India will begin its first-ever naval exercises off the shores on Abu Dhabi next month, as the UAE and Indian prepare for a number of agreements to collaborate on defence, security, energy, space and in the coming years.
Ahead of the second visit by India's prime minister Narendra Modi to the UAE on Saturday, efforts are being made to translate between 12 and 14 agreements between both countries into real action.
"It shows recognition that we have a shared interest in maritime security against piracy, in keeping the sea lanes open, in ensuring the freedom of navigation and perhaps also the recognition of what our forefathers knew: that our countries are neighbours separated only by water," said Navdeep Suri, Indian ambassador to the UAE.
"So we're trying today to revive that historical connection between our countries. The kind of conversations we are having in defence or security today would perhaps have been unimaginable a few years back and there's a level of confidence in our leadership to say how we can learn from each other in countering violent extremism and radicalisation."
India is home to 180 million Muslims. "[Some may ask] how can India make such a feeble contribution to Daesh, they have produced so few terrorists and how have the Muslim communities remained so integrated within the context of the pluralistic society that we have," the ambassador said at the Emirates Diplomatic Academy on Wednesday.
“Similarly, here in the UAE with Hedayah and the Sawab Centre (anti-terrorism centres), there are things for us to try and emulate and for those conversations to happen, you need really strong and stable platforms.”
In energy, the UAE agreed to establish a strategic petroleum reserve in India. "[India] is an energy-deficit country," Mr Suri said. "We used to import 55 per cent of our energy, but today we have reached 79 per cent. So we have to transform from being a major buyer of oil from the UAE into something much more multidimensional."
Space is another area of joint collaboration, with the former chairman of the Indian Space Research Organisation set to join the advisory board of the UAE Space Agency. Mr Suri said: "When you look at India's space programme with more than 200 satellites and the launch capacities we have been able to develop, it's a partnership waiting to happen. The UAE has huge ambitions in this area, we have 50 years of experience. We have demonstrated the capacity to deliver some of the lowest-cost solutions in the space area and [we could] potentially train UAE space personnel."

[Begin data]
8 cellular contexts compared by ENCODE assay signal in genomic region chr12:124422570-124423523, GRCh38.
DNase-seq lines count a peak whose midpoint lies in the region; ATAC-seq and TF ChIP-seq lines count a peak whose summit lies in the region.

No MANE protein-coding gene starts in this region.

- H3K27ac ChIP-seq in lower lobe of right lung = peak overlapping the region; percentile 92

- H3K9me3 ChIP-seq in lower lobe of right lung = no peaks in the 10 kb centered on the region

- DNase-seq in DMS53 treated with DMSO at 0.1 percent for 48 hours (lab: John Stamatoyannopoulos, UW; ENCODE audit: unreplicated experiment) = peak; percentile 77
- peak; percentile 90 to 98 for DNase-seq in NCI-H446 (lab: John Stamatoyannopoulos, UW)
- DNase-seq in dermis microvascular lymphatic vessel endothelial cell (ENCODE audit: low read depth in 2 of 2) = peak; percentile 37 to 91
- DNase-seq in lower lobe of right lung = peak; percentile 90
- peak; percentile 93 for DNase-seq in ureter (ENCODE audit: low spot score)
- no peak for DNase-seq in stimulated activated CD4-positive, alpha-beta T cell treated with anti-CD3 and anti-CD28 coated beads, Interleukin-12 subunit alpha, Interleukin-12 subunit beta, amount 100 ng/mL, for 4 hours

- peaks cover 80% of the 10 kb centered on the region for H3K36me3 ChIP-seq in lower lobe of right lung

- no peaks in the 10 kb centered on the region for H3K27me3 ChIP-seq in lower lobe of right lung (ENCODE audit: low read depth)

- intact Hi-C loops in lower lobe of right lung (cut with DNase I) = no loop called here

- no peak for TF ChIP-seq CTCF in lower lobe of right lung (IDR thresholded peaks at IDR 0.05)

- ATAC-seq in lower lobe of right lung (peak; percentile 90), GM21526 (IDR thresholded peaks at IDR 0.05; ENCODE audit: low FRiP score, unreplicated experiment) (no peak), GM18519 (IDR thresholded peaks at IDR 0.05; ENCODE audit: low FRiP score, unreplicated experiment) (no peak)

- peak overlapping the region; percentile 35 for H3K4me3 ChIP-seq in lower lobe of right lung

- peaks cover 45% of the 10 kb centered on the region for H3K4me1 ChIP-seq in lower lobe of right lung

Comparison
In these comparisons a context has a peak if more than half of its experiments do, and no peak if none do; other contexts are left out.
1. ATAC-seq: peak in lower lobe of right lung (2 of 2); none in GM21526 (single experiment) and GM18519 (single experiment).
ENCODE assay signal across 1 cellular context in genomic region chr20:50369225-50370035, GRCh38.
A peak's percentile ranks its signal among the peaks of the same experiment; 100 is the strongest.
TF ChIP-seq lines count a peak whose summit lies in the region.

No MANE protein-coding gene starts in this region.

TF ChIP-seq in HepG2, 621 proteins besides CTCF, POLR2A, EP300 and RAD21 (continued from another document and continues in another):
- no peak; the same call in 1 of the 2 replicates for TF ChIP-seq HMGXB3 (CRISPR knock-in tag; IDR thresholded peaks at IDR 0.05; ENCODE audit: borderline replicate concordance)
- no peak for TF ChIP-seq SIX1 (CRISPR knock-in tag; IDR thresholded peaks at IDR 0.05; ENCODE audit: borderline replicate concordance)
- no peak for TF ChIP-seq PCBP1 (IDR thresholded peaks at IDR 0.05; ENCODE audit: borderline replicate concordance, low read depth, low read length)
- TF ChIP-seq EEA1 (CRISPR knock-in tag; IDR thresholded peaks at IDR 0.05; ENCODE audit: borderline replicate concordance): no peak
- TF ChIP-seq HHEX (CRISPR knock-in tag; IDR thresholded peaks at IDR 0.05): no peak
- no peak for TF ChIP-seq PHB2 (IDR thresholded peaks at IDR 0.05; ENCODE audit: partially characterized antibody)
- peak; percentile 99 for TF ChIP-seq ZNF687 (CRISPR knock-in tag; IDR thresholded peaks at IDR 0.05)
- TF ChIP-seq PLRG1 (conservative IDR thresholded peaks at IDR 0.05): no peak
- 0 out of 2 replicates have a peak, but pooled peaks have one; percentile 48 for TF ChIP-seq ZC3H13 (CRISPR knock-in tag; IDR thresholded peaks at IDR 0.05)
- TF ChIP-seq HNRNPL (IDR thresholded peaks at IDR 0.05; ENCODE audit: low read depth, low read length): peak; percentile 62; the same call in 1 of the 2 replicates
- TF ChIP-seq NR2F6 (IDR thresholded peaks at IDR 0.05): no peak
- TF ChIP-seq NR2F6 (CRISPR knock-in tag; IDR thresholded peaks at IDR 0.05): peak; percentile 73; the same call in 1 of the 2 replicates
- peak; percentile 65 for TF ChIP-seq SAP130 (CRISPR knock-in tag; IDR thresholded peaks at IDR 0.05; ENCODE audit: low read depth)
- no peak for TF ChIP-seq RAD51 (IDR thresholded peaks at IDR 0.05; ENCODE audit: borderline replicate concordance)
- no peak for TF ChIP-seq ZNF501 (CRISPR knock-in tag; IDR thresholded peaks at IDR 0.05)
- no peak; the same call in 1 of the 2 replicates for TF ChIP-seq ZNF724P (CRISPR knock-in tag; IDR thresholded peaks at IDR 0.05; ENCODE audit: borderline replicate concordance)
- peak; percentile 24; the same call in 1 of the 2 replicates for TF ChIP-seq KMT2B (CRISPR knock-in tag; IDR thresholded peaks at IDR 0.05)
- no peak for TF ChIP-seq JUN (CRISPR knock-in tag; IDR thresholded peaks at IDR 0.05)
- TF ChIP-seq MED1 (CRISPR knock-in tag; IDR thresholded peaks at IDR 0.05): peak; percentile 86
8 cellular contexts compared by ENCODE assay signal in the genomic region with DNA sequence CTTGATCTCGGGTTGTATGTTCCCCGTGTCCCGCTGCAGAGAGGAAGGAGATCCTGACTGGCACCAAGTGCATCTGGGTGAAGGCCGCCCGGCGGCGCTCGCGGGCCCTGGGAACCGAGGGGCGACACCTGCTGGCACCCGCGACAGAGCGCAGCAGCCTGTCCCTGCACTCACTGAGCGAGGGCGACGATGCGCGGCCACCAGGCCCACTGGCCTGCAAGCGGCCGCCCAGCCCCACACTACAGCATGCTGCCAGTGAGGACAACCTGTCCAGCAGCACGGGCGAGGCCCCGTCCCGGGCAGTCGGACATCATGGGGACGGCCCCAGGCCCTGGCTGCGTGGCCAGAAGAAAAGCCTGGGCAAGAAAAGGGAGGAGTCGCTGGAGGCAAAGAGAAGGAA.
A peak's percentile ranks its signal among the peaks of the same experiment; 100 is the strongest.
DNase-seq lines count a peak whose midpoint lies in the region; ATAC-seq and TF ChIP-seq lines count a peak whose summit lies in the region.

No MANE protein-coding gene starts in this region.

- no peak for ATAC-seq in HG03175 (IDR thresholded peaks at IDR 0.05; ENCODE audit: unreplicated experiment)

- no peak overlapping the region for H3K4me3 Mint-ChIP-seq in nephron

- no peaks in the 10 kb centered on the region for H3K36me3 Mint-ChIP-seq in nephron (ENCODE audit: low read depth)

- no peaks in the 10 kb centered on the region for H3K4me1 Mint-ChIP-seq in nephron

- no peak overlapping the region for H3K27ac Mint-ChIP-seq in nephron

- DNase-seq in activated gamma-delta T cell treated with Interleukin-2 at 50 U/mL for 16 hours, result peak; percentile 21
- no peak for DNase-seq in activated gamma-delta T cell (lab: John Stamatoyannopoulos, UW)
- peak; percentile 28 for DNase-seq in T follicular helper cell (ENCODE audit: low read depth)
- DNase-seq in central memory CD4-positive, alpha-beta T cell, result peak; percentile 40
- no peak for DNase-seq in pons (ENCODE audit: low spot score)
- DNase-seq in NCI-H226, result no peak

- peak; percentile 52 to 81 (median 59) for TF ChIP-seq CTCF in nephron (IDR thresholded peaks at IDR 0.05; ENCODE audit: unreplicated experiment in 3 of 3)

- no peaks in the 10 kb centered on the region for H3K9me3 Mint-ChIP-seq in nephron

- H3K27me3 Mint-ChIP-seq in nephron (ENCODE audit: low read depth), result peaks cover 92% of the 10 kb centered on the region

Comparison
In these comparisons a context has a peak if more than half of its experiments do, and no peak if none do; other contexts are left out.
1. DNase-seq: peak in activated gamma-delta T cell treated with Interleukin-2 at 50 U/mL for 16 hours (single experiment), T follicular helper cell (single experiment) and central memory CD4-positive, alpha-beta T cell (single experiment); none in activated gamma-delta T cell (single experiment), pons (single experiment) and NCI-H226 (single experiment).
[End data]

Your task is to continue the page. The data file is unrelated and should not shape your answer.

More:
More investment will also go into India from the UAE in terms of infrastructure projects following the joint fund set up in 2016 with US$75 million planned to go towards India's roads, airports, ports, railways and parks.
"Twenty-nine per cent of companies in Jebel Ali are Indian and there are high percentages in other free zones, but the missing link has been investment from the UAE in India," he said. "People expected [the investment] to happen immediately, but we've had to clarify that it is investment, not aid, a loan nor a grant, and it needs financially viable projects."
The embassy has been working with the Abu Dhabi Investment Authority, DP World, Emaar and Mubadala to understand their areas of interest and what they view as opportunities and problems in India. The ambassador said he expects this trend will strengthen "very significantly" in the next year or two.
During his less than 20-hour visit to the UAE, Prime Minister Modi plans to take part in the launch of a Hindu temple in Abu Dhabi. "A very large tract of land was donated to the Indian community by Sheikh Mohammed bin Zayed," he said. "I am confident that once this temple is up, it will truly be a beacon, not only of Indian culture here but the UAE's own spirit of tolerance that celebrates diversity and enables all communities the space to practice their religion, culture, identity and language."